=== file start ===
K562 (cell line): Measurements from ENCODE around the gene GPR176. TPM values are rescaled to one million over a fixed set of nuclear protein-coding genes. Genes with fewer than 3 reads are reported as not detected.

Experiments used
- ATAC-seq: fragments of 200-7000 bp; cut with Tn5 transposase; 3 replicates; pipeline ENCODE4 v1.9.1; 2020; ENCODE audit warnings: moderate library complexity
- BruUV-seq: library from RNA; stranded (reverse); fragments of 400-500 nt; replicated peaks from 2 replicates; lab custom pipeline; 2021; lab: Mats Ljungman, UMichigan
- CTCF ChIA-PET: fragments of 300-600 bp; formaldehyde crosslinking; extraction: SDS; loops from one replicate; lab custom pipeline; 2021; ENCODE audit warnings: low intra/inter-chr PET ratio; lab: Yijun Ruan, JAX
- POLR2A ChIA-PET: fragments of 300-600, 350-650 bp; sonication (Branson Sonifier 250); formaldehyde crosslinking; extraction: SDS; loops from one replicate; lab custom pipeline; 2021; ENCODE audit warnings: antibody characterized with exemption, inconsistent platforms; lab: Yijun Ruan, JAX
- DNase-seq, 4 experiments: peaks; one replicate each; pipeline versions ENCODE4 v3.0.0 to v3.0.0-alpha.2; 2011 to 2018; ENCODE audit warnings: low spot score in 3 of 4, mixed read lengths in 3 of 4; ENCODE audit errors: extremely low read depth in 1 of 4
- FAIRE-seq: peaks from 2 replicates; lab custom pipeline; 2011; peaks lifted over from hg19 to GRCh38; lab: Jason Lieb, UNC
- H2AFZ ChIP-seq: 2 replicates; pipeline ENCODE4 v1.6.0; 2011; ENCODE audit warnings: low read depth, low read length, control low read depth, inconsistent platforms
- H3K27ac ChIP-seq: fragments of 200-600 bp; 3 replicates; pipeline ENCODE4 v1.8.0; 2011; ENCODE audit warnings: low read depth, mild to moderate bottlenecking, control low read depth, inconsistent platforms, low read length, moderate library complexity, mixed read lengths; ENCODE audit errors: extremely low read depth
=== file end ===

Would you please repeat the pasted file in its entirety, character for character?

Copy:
K562 (cell line): Measurements from ENCODE around the gene GPR176. TPM values are rescaled to one million over a fixed set of nuclear protein-coding genes. Genes with fewer than 3 reads are reported as not detected.

Experiments used
- ATAC-seq: fragments of 200-7000 bp; cut with Tn5 transposase; 3 replicates; pipeline ENCODE4 v1.9.1; 2020; ENCODE audit warnings: moderate library complexity
- BruUV-seq: library from RNA; stranded (reverse); fragments of 400-500 nt; replicated peaks from 2 replicates; lab custom pipeline; 2021; lab: Mats Ljungman, UMichigan
- CTCF ChIA-PET: fragments of 300-600 bp; formaldehyde crosslinking; extraction: SDS; loops from one replicate; lab custom pipeline; 2021; ENCODE audit warnings: low intra/inter-chr PET ratio; lab: Yijun Ruan, JAX
- POLR2A ChIA-PET: fragments of 300-600, 350-650 bp; sonication (Branson Sonifier 250); formaldehyde crosslinking; extraction: SDS; loops from one replicate; lab custom pipeline; 2021; ENCODE audit warnings: antibody characterized with exemption, inconsistent platforms; lab: Yijun Ruan, JAX
- DNase-seq, 4 experiments: peaks; one replicate each; pipeline versions ENCODE4 v3.0.0 to v3.0.0-alpha.2; 2011 to 2018; ENCODE audit warnings: low spot score in 3 of 4, mixed read lengths in 3 of 4; ENCODE audit errors: extremely low read depth in 1 of 4
- FAIRE-seq: peaks from 2 replicates; lab custom pipeline; 2011; peaks lifted over from hg19 to GRCh38; lab: Jason Lieb, UNC
- H2AFZ ChIP-seq: 2 replicates; pipeline ENCODE4 v1.6.0; 2011; ENCODE audit warnings: low read depth, low read length, control low read depth, inconsistent platforms
- H3K27ac ChIP-seq: fragments of 200-600 bp; 3 replicates; pipeline ENCODE4 v1.8.0; 2011; ENCODE audit warnings: low read depth, mild to moderate bottlenecking, control low read depth, inconsistent platforms, low read length, moderate library complexity, mixed read lengths; ENCODE audit errors: extremely low read depth